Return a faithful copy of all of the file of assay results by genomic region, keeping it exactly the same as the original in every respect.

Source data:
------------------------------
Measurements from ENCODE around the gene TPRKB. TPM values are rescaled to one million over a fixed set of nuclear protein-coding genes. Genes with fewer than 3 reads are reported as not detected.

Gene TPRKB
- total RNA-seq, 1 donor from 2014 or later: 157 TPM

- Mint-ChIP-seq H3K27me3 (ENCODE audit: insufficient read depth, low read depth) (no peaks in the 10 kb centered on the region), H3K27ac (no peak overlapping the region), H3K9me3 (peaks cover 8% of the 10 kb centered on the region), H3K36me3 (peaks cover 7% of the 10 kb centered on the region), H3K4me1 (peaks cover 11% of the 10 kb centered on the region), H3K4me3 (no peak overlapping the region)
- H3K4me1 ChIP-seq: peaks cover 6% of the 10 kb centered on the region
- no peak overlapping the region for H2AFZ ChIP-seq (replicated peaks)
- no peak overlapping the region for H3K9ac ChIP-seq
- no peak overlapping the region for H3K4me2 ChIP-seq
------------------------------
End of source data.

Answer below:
Measurements from ENCODE around the gene TPRKB. TPM values are rescaled to one million over a fixed set of nuclear protein-coding genes. Genes with fewer than 3 reads are reported as not detected.

Gene TPRKB
- total RNA-seq, 1 donor from 2014 or later: 157 TPM

- Mint-ChIP-seq H3K27me3 (ENCODE audit: insufficient read depth, low read depth) (no peaks in the 10 kb centered on the region), H3K27ac (no peak overlapping the region), H3K9me3 (peaks cover 8% of the 10 kb centered on the region), H3K36me3 (peaks cover 7% of the 10 kb centered on the region), H3K4me1 (peaks cover 11% of the 10 kb centered on the region), H3K4me3 (no peak overlapping the region)
- H3K4me1 ChIP-seq: peaks cover 6% of the 10 kb centered on the region
- no peak overlapping the region for H2AFZ ChIP-seq (replicated peaks)
- no peak overlapping the region for H3K9ac ChIP-seq
- no peak overlapping the region for H3K4me2 ChIP-seq